A new company that produces concrete railway ties is setting up in North Bay, bringing with it the prospect of between 200 and 250 jobs once it reaches full capacity.
As Canadian rail companies start investing in more modern rail infrastructure, PCM RAILONE Canada Corp. felt this was the right time to set up a production plant to be closer to the domestic market, said Saurav Mittal, the company’s CEO.
“If we look at agencies like Metrolinx and Mobilinx, they are trying to do a lot of upgrades to the passenger corridor,” Mittal said.
“There’s a lot of light-rail transit, there’s a high-frequency rail project which is being talked about, so this was one of the biggest drives for us.”
The company began looking for a joint venture partner in 2019 and found its ideal match in Rainbow Concrete.
Headquartered in Sudbury, with a location in North Bay, Rainbow has produced concrete products locally since 1952.
As a partner, Rainbow ticks a lot of boxes, Mittal said.
Its source aggregate is of a high quality to perform well in railway components, he noted. But the location itself is an advantage since it’s roughly central to major urban centres such as Toronto, Mississauga, Quebec City, and Montreal, which are embarking on big rail projects.
And collaborating with an established company gives RAILONE the foot in the door it needs to get started in Canada, he added.
“We found out about Rainbow Concrete, which is a precast manufacturing business since almost 70 years in Canada, so it seemed to be like a perfect fit,” Mittal said. “So that worked out fine for us.”
PCM RAILONE Group, the parent company to PCM RAILONE Canada Corp., has been producing concrete rail components from its Neumarkt, Germany, headquarters since the mid-1950s, but the business has origins going back to 1894. It now has locations in Europe, North America, the Middle East Asia, and Africa.
Popular with high-speed rail lines in Europe and Asia, concrete railway ties — also called “sleepers” — are a less common sight in North America, where the industry favours wooden ties.
Yet, concrete ties offer advantages that their wooden counterparts can’t match, Mittal said.
Key among them is the environmental factor.
Hardwood was traditionally imported to North America from Scandinavian countries for use as rail ties, Mittal said, but availability has dwindled, increasing cost.
Instead, rail companies have been using chemically treated softwood, which, over time, leaches chemicals into the ground, contaminating the area where they’re installed. As a result, wooden ties deteriorate over time and have to be replaced every 15 years.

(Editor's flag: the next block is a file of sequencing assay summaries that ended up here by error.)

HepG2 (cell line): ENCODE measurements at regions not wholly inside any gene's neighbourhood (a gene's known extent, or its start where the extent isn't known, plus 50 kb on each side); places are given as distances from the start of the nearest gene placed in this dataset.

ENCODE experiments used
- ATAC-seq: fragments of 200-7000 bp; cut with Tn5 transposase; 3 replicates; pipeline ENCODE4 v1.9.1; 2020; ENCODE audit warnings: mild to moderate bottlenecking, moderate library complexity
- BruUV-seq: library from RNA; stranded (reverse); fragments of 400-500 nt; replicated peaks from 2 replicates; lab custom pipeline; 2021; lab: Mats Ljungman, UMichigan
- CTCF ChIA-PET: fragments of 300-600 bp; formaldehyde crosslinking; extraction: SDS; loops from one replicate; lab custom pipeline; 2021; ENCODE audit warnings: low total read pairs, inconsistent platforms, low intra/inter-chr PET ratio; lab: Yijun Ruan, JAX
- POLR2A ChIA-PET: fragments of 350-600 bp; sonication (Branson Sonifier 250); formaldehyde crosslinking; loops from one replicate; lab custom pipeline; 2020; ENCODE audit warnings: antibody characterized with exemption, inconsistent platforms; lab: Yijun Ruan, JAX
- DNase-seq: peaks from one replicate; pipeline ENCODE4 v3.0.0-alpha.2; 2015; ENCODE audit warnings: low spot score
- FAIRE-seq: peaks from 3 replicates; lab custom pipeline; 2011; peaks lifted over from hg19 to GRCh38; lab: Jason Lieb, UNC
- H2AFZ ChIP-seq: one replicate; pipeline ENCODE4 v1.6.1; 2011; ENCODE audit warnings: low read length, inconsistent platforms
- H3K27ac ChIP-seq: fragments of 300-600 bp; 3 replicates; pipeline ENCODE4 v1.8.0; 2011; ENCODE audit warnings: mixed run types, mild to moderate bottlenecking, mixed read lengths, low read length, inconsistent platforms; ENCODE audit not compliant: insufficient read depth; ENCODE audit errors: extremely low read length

Because wooden ties also need to be spaced more closely together, Mittal estimated that a track would require 10 per cent more wooden ties per kilometre than using concrete ties, which are guaranteed for 30 years.
The quality of the ties also impacts the efficiency and comfort of the ride, Mittal said. Even companies using the most powerful, modern engines won’t reach peak performance if their track is not well maintained.
“If your track is not performing well, your locomotives are of no use, practically,” he said. “So that is the scenario that I would say needs to be more publicized in the market.”
In North Bay, RAILONE RAINBOW will set up shop on the Rainbow site in an existing 25,000-square-foot facility, which is presently vacant, and all the manufacturing equipment is being shipped in from Germany.
Mittal said the shop will produce sleepers and related products catering to all types of rail, from Class 1 freight to streetcars and transit.
“We are already sending out the equipment right now from Germany, so we’re going to be up and running with the production in June this coming year,” Mittal said.
At the outset, RAILONE RAINBOW will embark on a fairly small production goal of 300,000 pieces annually before ramping up to 2 million per year.
Initially, the company will be hiring close to 60 people for a two-shift operation, including engineers and general labourers, but with expansion that number could balloon to as many as 250 people, Mittal said.
Mittal expects recruitment to get underway starting in March or April of next year.
This is the first production facility in Canada to produce concrete rail ties and systems, Mittal said, and as such he believes it might take some time to educate the domestic market on the benefits of switching over from wood.
But he’s also optimistic about Canada’s interest in adopting new technology that will help the country move toward a more efficient, sustainable rail industry.
And he’s enthusiastic about making it happen in the North.
“I’m glad to be part of the North(ern) Ontario economic prosperity… because I think it’s a very perfectly located region when it comes to setting up a new business, particularly for railway construction because a lot of mining and all those things are happening around that area,” he said. “So I think that is a very good prospect for us.”